If he'd found out, Said Mohamed-Aggad said he wouldn't have let his son join the ranks of attackers who unleashed carnage at the Bataclan theater in Paris last month
"I would have killed him beforehand," he said in an interview with French media that aired on CNN affiliate BFMTV
Instead, Foued Mohamed-Aggad, a 23-year-old from eastern France who traveled to Syria two years ago, blew himself up.
His name was first reported Wednesday by CNN affiliates BFMTV and France 2, who described him as the third gunman who stormed the Eagles of Death Metal
concert as part of a series of shootings and explosions in Paris on November 13. The attackers sprayed gunfire and slaughtered people inside the concert hall for 20 horrific minutes. Ninety people were killed.
From Strasbourg to Syria
Foued Mohamed-Aggad was from a small town near Strasbourg, BFMTV and France 2 reported. He went to Syria in 2013, the stations said.
BFM also said Mohamed-Aggad was close to Mourad Fares, one of the main jihadist recruiters in France.
French Prime Minister Manuel Valls confirmed "the name being circulated" was correct.
Mohamed-Aggad was known to French anti-terrorism services and had a police record in Strasbourg, France 2 reported.
His father told reporters that his son, who was born and grew up in France, had been brainwashed and become another person.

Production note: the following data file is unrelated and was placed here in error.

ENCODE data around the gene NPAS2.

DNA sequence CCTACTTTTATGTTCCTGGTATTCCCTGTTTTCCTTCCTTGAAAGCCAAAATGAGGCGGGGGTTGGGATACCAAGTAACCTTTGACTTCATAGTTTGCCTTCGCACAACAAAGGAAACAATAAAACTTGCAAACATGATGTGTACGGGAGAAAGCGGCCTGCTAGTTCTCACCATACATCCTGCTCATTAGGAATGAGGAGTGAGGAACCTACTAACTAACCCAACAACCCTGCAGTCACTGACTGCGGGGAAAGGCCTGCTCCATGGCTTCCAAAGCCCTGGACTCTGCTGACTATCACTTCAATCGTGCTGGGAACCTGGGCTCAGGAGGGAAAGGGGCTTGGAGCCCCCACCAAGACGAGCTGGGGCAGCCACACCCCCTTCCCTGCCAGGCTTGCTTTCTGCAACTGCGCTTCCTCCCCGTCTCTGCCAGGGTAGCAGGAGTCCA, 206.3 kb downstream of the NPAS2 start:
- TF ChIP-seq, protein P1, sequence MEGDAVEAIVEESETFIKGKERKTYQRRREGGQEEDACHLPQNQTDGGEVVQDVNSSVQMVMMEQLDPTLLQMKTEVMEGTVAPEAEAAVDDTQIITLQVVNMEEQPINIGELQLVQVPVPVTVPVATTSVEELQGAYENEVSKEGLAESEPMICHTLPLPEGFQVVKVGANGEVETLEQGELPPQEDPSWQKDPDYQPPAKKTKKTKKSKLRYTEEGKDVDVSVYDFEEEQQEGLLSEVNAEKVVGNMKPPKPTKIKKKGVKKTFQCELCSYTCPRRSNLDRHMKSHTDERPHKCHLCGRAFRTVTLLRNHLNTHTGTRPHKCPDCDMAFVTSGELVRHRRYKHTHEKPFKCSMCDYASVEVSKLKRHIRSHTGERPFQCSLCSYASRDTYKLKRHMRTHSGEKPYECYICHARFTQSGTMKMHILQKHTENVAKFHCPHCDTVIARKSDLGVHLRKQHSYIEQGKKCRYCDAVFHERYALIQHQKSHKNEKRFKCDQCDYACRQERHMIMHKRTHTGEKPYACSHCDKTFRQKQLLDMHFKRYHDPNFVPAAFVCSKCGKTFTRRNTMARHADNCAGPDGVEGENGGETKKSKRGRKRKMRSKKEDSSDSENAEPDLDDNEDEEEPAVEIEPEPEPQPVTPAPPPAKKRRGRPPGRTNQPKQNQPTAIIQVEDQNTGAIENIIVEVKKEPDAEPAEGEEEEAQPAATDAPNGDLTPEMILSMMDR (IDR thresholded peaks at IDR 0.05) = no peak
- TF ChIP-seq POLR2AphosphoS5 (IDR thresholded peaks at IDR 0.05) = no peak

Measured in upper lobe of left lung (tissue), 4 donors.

A single white rose
In all, the coordinated terrorist attacks in Paris on November 13
killed 130 people and wounded more than 350.
A radio reporter who attended the Bataclan concert described the attackers there as calm and determined, telling CNN they reloaded their weapons three or four times.
President Barack Obama paid a midnight tribute to the victims
last week, laying a single white rose at the Bataclan.
Besides Mohamed-Aggad, the other attackers at the theater had also traveled to war zones in the Middle East. They were Samy Amimour, a 28-year-old from Paris who fought in Yemen, and Omar Ismail Mostefai, a 29-year-old from Courcouronnes, a Paris suburb, who traveled to Syria in 2013.
"We ask ourselves the question every day: What happened, why?" Amimour's sister, Anna, told CNN's Hala Gorani late last month. "He was in the same womb as me. We grew up together, so how did our paths end up so far apart?"